Thursday, November 11, 2010

The Music of the Spheres

As I was reflecting more on music in worship, I remembered this silly little piece by Steve Martin

I don't believe for a second that atheists have no songs... but there is something inherently "spiritual" or "religious" about music when it is at its best. There are those moment when music takes us outside and beyond ourselves and connects us with that for which there are no words. I remember the first time I herd a good soprano sing Puccini and felt the goosebumps on my back... Gorecki's Sorrowful Songs moved me to tears. When I first heard Edgar Varese's Density 21.5 as a junior high student, it made me hear things in a new way. Julie Miller's Broken Things felt so right after 9/11. My list could go on and on... I have heard so many performances that have opened new windows for me, taken me to places I had never imagined, broken my heart, and healed it, connected me to other people and the world around me, and shown me how isolated and alone I am.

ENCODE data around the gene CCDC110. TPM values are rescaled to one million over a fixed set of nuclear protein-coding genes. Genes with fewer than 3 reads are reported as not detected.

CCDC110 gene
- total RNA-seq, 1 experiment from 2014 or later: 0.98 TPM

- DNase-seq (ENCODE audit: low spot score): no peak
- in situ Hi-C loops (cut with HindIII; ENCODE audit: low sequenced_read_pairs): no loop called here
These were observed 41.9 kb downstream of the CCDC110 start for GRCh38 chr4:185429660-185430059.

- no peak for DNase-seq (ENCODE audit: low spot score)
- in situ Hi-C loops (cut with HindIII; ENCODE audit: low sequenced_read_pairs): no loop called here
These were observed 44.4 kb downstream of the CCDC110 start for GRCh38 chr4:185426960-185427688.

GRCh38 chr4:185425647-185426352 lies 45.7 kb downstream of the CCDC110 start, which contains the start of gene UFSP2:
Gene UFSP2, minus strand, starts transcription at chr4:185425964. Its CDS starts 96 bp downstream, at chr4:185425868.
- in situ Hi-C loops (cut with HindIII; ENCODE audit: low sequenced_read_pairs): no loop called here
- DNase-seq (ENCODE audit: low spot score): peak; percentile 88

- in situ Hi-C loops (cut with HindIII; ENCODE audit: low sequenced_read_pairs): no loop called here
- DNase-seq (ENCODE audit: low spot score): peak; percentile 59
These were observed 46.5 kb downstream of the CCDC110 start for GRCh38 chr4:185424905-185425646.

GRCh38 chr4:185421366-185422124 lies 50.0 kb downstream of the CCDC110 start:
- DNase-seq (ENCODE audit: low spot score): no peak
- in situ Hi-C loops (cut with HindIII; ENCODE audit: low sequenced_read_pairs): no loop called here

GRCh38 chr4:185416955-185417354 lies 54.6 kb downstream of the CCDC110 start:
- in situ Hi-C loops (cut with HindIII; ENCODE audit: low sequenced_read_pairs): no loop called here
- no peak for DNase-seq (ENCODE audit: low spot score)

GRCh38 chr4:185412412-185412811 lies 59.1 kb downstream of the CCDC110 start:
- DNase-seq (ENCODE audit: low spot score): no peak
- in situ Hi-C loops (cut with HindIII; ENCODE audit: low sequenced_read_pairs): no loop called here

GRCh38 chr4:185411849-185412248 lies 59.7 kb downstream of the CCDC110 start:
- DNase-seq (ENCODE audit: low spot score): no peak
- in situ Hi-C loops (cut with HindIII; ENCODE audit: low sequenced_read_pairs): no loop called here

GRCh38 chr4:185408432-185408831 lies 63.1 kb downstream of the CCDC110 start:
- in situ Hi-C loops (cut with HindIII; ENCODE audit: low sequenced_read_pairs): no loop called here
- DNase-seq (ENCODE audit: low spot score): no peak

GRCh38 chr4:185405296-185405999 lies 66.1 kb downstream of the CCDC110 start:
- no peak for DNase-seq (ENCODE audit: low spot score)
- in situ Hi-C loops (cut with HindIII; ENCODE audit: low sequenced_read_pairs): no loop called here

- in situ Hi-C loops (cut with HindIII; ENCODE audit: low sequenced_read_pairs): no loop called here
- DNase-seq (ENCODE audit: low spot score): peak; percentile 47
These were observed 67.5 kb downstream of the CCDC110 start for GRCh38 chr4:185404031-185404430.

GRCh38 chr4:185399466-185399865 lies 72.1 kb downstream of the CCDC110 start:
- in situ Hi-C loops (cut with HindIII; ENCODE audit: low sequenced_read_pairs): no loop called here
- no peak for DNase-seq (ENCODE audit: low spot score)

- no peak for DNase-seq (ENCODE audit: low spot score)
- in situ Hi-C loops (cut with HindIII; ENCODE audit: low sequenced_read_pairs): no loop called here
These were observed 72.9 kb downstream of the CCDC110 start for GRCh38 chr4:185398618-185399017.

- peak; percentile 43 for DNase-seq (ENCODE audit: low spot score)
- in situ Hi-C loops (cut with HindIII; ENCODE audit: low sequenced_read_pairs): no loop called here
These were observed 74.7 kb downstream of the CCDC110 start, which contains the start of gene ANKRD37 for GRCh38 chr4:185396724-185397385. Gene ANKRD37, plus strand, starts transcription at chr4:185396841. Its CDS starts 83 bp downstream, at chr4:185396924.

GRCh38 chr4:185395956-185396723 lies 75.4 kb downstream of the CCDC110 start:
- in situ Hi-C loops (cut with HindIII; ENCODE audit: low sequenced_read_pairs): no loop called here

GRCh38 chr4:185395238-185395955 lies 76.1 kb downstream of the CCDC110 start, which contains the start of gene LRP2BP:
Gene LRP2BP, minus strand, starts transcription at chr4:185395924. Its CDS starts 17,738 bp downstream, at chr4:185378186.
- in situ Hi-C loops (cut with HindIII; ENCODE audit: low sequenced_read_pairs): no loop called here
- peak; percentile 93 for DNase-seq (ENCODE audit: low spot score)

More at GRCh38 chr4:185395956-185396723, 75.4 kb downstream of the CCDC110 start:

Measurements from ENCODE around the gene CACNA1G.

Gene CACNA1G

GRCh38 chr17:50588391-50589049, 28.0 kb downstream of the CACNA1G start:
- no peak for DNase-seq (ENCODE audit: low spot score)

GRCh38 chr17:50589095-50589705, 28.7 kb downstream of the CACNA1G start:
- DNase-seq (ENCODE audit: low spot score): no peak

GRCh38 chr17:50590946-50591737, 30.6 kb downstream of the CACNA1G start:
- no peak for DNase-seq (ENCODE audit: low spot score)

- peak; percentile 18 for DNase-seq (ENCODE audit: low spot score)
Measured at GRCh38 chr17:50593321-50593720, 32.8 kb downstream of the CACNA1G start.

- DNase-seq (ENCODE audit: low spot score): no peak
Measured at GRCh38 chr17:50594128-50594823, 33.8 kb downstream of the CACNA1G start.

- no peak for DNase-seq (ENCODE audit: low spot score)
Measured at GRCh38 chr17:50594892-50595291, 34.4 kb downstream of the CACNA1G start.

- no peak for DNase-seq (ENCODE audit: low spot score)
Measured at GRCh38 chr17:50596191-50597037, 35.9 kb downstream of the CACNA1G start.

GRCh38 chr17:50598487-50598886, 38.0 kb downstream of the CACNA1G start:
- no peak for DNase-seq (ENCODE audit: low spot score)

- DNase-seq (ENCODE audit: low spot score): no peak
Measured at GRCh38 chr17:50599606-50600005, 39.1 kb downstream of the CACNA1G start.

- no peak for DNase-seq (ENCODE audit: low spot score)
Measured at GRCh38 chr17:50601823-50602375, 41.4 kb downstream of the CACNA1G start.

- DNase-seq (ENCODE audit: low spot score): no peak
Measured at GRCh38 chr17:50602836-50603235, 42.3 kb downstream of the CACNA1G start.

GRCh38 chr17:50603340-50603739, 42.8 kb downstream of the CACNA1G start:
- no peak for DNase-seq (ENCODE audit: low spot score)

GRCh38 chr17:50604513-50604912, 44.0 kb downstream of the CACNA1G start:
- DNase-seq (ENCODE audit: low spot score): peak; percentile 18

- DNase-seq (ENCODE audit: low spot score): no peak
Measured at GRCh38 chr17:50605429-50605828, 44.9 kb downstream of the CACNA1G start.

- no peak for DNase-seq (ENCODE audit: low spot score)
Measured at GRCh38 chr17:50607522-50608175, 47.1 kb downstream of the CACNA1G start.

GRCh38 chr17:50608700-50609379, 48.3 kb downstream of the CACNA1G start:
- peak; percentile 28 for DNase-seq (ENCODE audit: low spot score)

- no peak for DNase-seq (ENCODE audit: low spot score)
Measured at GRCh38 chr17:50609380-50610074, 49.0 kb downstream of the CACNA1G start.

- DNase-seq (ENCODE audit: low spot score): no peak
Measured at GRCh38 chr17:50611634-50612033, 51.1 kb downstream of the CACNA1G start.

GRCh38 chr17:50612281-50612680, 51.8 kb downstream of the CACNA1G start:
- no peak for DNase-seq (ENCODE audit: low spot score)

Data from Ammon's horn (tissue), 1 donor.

As a performer, that spiritual side of music is even more pronounced. There are those moments when a band or choir or duo melt together and it isn't a group of individuals playing or singing, it is one body in touch with something in the very structure of creation. The performers disappear and all that is there is the music. When that happens, it is communion in the deepest sense.

Which brings me to the tiny bit I have read about string theory - that everything is made of tiny strings which are constantly vibrating (music) and the "pitch" of the vibration determines whether the strings make up matter or energy... At it's deepest level, everything that is, is a song sung by God. And I get to sing and make music along with God.

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